Working together: Public-private partnerships (PPPs) may be the key to getting projects up and running

The country has a huge need to develop infrastructure and provide services, and the government acknowledges that it cannot succeed alone. Gabriel Negatu, the African Development Bank’s (AfDB) regional director for East Africa, told OBG that Kenya had a KSh206.7bn ($2.3bn) gap to fill in financing infrastructure for which the private sector will be needed. The government is therefore adopting a PPP model and encouraging more private firms to help finance, build and operate projects.

Cabinet Secretary for the National Treasury Henry Rotich, in his June 2015 budget speech, outlined several examples of PPP projects, such as “the development of 10,000 km of roads using the annuity approach; the generation of 5000 MW of electricity; the construction of university hostels; the development of a seaport in Kisumu; the expansion of the Mombasa-Nairobi-Malaba Highway; [and] the construction of the second Nyali Bridge in Mombasa, among others”. According to Rotich, the government feels the private sector can play an important role in mobilising resources for infrastructure development and is using the PPP arrangement to accelerate infrastructure development and create jobs.


Kenya passed the PPP Act of 2013 and more guidelines are being prepared to cover county government PPP rules and regulations for a revolving PPP project facilitation fund to support preparing, appraising and tendering projects. The PPP Unit, which is part of the Treasury, has a pipeline of 71 projects as of August 2015 that includes: housing and student hostels; health care facilities; agriculture initiatives; transport infrastructure; Port of Mombasa development and a second container terminal; commuter rail services; operation and maintenance of the Jomo Kenyatta International Airport; key roads; power plants, including coal, wind, solar and geothermal; solid waste management and water supply; irrigation; sugar projects; a hotel; and a special economic zone.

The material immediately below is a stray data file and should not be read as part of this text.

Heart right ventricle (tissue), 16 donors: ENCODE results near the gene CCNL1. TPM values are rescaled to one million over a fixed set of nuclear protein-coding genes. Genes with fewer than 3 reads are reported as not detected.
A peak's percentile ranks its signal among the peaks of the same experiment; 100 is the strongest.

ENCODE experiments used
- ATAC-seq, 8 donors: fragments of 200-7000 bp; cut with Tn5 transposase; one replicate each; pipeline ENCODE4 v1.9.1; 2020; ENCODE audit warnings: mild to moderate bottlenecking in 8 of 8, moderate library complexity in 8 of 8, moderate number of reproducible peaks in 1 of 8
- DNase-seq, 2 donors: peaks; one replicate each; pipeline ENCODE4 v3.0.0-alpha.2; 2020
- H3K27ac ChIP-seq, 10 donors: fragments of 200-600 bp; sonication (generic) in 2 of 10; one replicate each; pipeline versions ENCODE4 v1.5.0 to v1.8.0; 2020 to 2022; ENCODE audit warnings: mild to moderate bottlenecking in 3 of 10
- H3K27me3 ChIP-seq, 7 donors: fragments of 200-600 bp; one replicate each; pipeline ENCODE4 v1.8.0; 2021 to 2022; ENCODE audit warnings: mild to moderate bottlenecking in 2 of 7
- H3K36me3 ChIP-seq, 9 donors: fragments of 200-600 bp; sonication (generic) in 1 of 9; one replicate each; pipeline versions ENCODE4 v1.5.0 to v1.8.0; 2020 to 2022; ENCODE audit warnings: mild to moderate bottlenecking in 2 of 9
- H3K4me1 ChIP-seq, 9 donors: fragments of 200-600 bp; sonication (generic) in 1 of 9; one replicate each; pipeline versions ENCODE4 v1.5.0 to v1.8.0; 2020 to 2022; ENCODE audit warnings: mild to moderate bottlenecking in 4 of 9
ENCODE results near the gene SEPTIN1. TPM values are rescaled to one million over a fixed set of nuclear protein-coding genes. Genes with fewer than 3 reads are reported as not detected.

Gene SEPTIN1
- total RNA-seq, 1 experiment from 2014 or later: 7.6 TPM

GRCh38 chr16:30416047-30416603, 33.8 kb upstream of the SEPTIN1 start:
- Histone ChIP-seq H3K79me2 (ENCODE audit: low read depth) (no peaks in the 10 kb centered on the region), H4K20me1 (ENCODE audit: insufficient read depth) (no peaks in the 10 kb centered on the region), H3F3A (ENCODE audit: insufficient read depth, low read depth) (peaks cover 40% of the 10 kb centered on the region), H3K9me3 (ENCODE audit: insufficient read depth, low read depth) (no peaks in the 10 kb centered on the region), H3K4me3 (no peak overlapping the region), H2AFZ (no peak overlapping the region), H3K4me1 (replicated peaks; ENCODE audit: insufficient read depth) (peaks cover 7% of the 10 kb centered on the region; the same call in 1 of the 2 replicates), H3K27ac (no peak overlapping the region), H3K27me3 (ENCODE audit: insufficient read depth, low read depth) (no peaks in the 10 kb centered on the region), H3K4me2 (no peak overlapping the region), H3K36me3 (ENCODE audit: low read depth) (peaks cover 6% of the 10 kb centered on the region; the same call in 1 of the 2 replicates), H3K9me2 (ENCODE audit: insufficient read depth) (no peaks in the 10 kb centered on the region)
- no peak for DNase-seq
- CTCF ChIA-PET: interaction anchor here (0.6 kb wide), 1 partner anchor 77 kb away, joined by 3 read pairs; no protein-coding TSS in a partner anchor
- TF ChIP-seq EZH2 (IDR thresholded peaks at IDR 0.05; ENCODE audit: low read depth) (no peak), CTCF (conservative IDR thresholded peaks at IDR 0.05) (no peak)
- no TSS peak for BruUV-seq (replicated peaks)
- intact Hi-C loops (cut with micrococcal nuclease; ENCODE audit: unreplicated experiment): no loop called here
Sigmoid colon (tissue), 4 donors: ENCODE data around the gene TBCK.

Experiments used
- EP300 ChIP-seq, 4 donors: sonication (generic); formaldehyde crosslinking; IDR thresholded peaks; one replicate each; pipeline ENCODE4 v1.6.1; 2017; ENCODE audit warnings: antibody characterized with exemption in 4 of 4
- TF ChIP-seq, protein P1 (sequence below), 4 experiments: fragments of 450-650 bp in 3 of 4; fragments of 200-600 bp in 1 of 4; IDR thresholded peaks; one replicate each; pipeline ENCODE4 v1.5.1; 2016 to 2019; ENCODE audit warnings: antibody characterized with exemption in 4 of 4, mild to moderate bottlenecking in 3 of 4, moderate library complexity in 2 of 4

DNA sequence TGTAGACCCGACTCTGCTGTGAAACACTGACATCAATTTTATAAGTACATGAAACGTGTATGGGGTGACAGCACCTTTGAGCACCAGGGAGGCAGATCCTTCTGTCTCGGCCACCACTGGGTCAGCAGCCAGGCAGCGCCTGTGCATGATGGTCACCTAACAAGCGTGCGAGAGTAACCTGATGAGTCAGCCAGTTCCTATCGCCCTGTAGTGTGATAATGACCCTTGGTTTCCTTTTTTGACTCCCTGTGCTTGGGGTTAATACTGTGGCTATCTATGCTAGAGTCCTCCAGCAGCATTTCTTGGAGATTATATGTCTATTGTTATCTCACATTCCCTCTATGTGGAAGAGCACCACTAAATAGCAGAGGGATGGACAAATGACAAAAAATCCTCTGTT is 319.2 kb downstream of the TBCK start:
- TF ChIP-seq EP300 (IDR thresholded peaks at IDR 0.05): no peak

Apurva Sanghi, the World Bank’s lead economist and programme leader for Eritrea, Kenya, Rwanda and Uganda, told OBG, “The track record is still to be developed. We have the framework and we are now moving to implementation.” In addition, David Baxter, executive director at the Institute for PPPs, told OBG that work was needed to build the capacity of the PPP Unit, as well as skills for other ministries, departments and agencies that will work with the Treasury to ensure that PPP projects are feasible, sustainable and meet the expectations of value for money.

New Projects

Movement is beginning to pick up. Tenders were received for extracting coal in Kitui County and the construction of a coal-fired power generation plant in Lamu, where a consortium between East Africa’s Centum Investment and Oman’s Gulf Energy won a $2bn tender in 2015 to build a nearly 1000-MW coal-fired plant. An award was also given in late 2014 to a consortium to build and rent hostel rooms for 10,000 students at Kenyatta University. Other universities are set to copy this example and more investors are keen to follow.


There is still a need for some fine-tuning for new projects, however. Kamanda Morara, equity analyst at Ashanti Advisory, told OBG that often projects require a bank, consortium and the government to work together. “In some cases, the scale of the project is too huge for local companies and banks alone,” Morara said, adding that firms from China, India, Australia, Italy, among other countries, had gotten involved and that international companies can bring experience to complement a local firm.

Toll roads are coming in 2017, Kefa Seda, manager of special projects for the Kenya National Highways Authority, told OBG. Four roads have been identified: the 490-km Nairobi to Mombasa road; the 180-km Nairobi-Nakuru highway; Nairobi Southern Bypass; and Thika superhighway, where users will be charged according to how long they drive along the road.